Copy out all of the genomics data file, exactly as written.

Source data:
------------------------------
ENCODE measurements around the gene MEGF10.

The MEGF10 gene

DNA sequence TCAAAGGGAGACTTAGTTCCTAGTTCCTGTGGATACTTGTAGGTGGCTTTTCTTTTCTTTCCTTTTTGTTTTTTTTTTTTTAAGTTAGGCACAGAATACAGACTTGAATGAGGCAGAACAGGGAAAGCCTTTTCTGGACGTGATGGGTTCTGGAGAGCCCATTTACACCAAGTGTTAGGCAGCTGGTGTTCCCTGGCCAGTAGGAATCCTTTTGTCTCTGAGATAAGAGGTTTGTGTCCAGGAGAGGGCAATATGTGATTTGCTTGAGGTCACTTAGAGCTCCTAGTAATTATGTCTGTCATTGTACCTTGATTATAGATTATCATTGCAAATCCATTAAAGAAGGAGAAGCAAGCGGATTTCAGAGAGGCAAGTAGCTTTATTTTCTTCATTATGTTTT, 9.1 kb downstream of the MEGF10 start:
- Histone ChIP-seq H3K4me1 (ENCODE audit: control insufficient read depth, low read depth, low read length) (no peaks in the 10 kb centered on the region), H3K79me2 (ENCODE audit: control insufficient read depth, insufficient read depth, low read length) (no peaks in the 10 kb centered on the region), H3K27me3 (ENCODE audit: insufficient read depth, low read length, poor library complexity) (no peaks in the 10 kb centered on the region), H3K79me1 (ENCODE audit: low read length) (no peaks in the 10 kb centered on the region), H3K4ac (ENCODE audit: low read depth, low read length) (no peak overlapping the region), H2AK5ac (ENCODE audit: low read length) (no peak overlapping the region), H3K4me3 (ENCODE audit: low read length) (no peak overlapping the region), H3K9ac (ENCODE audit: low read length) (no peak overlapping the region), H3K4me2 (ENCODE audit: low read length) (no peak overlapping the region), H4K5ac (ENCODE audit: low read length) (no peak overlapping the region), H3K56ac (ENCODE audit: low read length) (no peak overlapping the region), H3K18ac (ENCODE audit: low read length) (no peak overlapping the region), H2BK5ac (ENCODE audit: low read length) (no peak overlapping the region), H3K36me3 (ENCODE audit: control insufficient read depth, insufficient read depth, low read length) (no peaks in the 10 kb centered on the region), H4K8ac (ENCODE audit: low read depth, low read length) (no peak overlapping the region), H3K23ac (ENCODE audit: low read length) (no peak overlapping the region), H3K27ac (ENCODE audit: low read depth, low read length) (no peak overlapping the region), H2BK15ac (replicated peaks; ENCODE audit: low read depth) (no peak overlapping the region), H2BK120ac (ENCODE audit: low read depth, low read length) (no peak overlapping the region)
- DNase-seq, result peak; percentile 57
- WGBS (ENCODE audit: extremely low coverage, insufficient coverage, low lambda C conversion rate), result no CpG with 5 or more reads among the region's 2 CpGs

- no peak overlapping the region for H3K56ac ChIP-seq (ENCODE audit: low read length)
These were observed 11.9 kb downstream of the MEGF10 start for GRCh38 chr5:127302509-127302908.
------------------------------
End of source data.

ENCODE measurements around the gene MEGF10.

The MEGF10 gene

DNA sequence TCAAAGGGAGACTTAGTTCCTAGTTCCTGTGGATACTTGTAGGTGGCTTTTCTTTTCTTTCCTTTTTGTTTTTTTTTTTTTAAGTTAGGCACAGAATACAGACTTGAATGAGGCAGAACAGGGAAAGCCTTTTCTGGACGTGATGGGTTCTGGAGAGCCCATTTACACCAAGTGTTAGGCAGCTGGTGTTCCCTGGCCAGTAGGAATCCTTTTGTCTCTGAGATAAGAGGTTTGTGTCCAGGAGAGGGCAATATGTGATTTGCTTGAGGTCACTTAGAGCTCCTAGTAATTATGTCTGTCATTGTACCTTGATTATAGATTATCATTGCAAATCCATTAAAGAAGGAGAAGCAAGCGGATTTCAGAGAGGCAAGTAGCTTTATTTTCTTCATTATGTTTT, 9.1 kb downstream of the MEGF10 start:
- Histone ChIP-seq H3K4me1 (ENCODE audit: control insufficient read depth, low read depth, low read length) (no peaks in the 10 kb centered on the region), H3K79me2 (ENCODE audit: control insufficient read depth, insufficient read depth, low read length) (no peaks in the 10 kb centered on the region), H3K27me3 (ENCODE audit: insufficient read depth, low read length, poor library complexity) (no peaks in the 10 kb centered on the region), H3K79me1 (ENCODE audit: low read length) (no peaks in the 10 kb centered on the region), H3K4ac (ENCODE audit: low read depth, low read length) (no peak overlapping the region), H2AK5ac (ENCODE audit: low read length) (no peak overlapping the region), H3K4me3 (ENCODE audit: low read length) (no peak overlapping the region), H3K9ac (ENCODE audit: low read length) (no peak overlapping the region), H3K4me2 (ENCODE audit: low read length) (no peak overlapping the region), H4K5ac (ENCODE audit: low read length) (no peak overlapping the region), H3K56ac (ENCODE audit: low read length) (no peak overlapping the region), H3K18ac (ENCODE audit: low read length) (no peak overlapping the region), H2BK5ac (ENCODE audit: low read length) (no peak overlapping the region), H3K36me3 (ENCODE audit: control insufficient read depth, insufficient read depth, low read length) (no peaks in the 10 kb centered on the region), H4K8ac (ENCODE audit: low read depth, low read length) (no peak overlapping the region), H3K23ac (ENCODE audit: low read length) (no peak overlapping the region), H3K27ac (ENCODE audit: low read depth, low read length) (no peak overlapping the region), H2BK15ac (replicated peaks; ENCODE audit: low read depth) (no peak overlapping the region), H2BK120ac (ENCODE audit: low read depth, low read length) (no peak overlapping the region)
- DNase-seq, result peak; percentile 57
- WGBS (ENCODE audit: extremely low coverage, insufficient coverage, low lambda C conversion rate), result no CpG with 5 or more reads among the region's 2 CpGs

- no peak overlapping the region for H3K56ac ChIP-seq (ENCODE audit: low read length)
These were observed 11.9 kb downstream of the MEGF10 start for GRCh38 chr5:127302509-127302908.